19-3091.00 - Anthropologists and Archeologists
Study the origin, development, and behavior of human beings. May study the way of life, language, or physical characteristics of people in various parts of the world. May engage in systematic recovery and examination of material evidence, such as tools or pottery remaining from past human cultures, in order to determine the history, customs, and living habits of earlier civilizations.
- Study objects and structures recovered by excavation to identify, date, and authenticate them and to interpret their significance.
- Collect information and make judgments through observation, interviews, and review of documents.
- Research, survey, or assess sites of past societies and cultures in search of answers to specific research questions.
- Write about and present research findings for a variety of specialized and general audiences.
- Describe artifacts' physical properties or attributes, such as the materials from which artifacts are made and their size, shape, function, and decoration.
- Plan and direct research to characterize and compare the economic, demographic, health care, social, political, linguistic, and religious institutions of distinct cultural groups, communities, and organizations.
- Compare findings from one site with archeological data from other sites to find similarities or differences.
- Record the exact locations and conditions of artifacts uncovered in diggings or surveys, using drawings and photographs as necessary.
- Assess archeological sites for resource management, development, or conservation purposes and recommend methods for site protection.
- Gather and analyze artifacts and skeletal remains to increase knowledge of ancient cultures.
- Collect artifacts made of stone, bone, metal, and other materials, placing them in bags and marking them to show where they were found.
- Identify culturally specific beliefs and practices affecting health status and access to services for distinct populations and communities, in collaboration with medical and public health officials.
- Consult site reports, existing artifacts, and topographic maps to identify archeological sites.
- Train others in the application of ethnographic research methods to solve problems in organizational effectiveness, communications, technology development, policy making, and program planning.
- Advise government agencies, private organizations, and communities regarding proposed programs, plans, and policies and their potential impacts on cultural institutions, organizations, and communities.
- Create data records for use in describing and analyzing social patterns and processes, using photography, videography, and audio recordings.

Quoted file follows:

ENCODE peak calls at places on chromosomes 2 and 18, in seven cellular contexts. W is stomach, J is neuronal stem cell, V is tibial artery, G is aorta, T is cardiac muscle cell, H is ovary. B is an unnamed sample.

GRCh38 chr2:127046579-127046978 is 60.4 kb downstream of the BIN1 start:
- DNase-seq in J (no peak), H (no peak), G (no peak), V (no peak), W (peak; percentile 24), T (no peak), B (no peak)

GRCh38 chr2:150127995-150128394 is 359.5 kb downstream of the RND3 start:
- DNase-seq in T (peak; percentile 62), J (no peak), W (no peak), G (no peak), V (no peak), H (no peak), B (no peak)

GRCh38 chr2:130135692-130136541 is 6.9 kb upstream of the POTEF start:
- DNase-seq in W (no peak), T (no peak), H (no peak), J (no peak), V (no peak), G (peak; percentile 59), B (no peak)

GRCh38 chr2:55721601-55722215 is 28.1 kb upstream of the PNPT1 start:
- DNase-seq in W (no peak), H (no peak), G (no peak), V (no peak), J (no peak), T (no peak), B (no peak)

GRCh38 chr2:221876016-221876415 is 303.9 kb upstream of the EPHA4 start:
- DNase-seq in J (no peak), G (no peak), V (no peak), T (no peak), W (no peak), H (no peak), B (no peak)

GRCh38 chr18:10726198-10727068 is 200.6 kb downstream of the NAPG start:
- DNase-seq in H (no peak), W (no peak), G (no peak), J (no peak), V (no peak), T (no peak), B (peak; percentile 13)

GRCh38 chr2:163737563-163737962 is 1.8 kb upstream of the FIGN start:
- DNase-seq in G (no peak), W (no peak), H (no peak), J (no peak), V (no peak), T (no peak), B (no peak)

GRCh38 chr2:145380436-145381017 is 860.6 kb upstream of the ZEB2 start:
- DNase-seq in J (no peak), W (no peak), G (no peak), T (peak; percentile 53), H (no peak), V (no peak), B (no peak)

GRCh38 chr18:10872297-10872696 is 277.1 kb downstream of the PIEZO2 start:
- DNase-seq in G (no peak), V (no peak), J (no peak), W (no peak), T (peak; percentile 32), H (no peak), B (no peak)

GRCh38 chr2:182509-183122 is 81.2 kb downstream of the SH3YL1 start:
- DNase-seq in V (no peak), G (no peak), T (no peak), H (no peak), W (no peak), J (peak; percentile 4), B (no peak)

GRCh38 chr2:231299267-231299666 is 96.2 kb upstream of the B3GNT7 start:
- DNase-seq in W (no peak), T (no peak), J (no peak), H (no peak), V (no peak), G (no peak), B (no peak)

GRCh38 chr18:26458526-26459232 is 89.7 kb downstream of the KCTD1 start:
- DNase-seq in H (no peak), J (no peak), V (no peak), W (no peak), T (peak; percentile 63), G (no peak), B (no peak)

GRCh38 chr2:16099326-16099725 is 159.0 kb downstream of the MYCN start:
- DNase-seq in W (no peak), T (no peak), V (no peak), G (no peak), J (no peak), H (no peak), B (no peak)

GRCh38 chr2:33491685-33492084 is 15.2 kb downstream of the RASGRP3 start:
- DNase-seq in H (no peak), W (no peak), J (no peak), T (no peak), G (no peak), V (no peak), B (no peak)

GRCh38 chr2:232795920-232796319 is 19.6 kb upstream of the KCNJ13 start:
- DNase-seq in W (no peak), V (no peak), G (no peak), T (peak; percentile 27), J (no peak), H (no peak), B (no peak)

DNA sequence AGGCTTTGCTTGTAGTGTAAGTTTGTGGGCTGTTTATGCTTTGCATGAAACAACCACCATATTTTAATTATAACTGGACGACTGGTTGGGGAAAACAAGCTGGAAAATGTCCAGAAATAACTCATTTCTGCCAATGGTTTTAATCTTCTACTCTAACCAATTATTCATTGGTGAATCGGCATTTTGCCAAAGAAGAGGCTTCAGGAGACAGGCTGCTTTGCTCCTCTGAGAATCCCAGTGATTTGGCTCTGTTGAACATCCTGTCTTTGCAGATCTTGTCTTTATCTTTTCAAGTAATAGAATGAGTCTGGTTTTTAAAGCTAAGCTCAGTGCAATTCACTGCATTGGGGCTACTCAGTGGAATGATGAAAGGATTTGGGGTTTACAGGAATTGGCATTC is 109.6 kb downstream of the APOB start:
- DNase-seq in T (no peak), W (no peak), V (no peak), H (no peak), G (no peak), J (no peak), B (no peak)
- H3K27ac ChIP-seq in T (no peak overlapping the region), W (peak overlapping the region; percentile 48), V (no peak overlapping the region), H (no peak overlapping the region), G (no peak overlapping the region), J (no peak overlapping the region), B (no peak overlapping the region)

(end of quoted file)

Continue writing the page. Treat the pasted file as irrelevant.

- Develop intervention procedures, using techniques such as individual and focus group interviews, consultations, and participant observation of social interaction.
- Develop and test theories concerning the origin and development of past cultures.
- Lead field training sites and train field staff, students, and volunteers in excavation methods.
- Collaborate with economic development planners to decide on the implementation of proposed development policies, plans, and programs based on culturally institutionalized barriers and facilitating circumstances.
- Clean, restore, and preserve artifacts.
- Conduct participatory action research in communities and organizations to assess how work is done and to design work systems, technologies, and environments.
- Organize public exhibits and displays to promote public awareness of diverse and distinctive cultural traditions.
- Formulate general rules that describe and predict the development and behavior of cultures and social institutions.
- Study archival collections of primary historical sources to help explain the origins and development of cultural patterns.
- Apply traditional ecological knowledge and assessments of culturally distinctive land and resource management institutions to assist in the resolution of conflicts over habitat protection and resource enhancement.
- Enhance the cultural sensitivity of elementary and secondary curricula and classroom interactions in collaboration with educators and teachers.
- Participate in forensic activities, such as tooth and bone structure identification, in conjunction with police departments and pathologists.
- Teach or mentor undergraduate and graduate students in anthropology or archeology.
- Write grant proposals to obtain funding for research.
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This program is designed for individuals who plan to transfer to a four-year institution to complete a bachelor of arts (B.A.).
This program is a flexible associate degree. For students who plan to transfer, the degree can parallel the first two years of a four-year bachelor of science program if they choose courses that match the transfer institution's requirements. For those students who do not plan to transfer, the degree allows them to structure a program to suit their needs using accumulated credits from a variety of formal and experiential sources.
This program is designed for individuals who plan to transfer to a four-year college or university to complete a bachelor of science in one of the social sciences. It also prepares students for some teacher certification programs. Students from the A.S. program major in a wide variety of fields, including anthropology, economics, government/political science, history, mass communications, pre-law, psychology, public administration, social work, and sociology.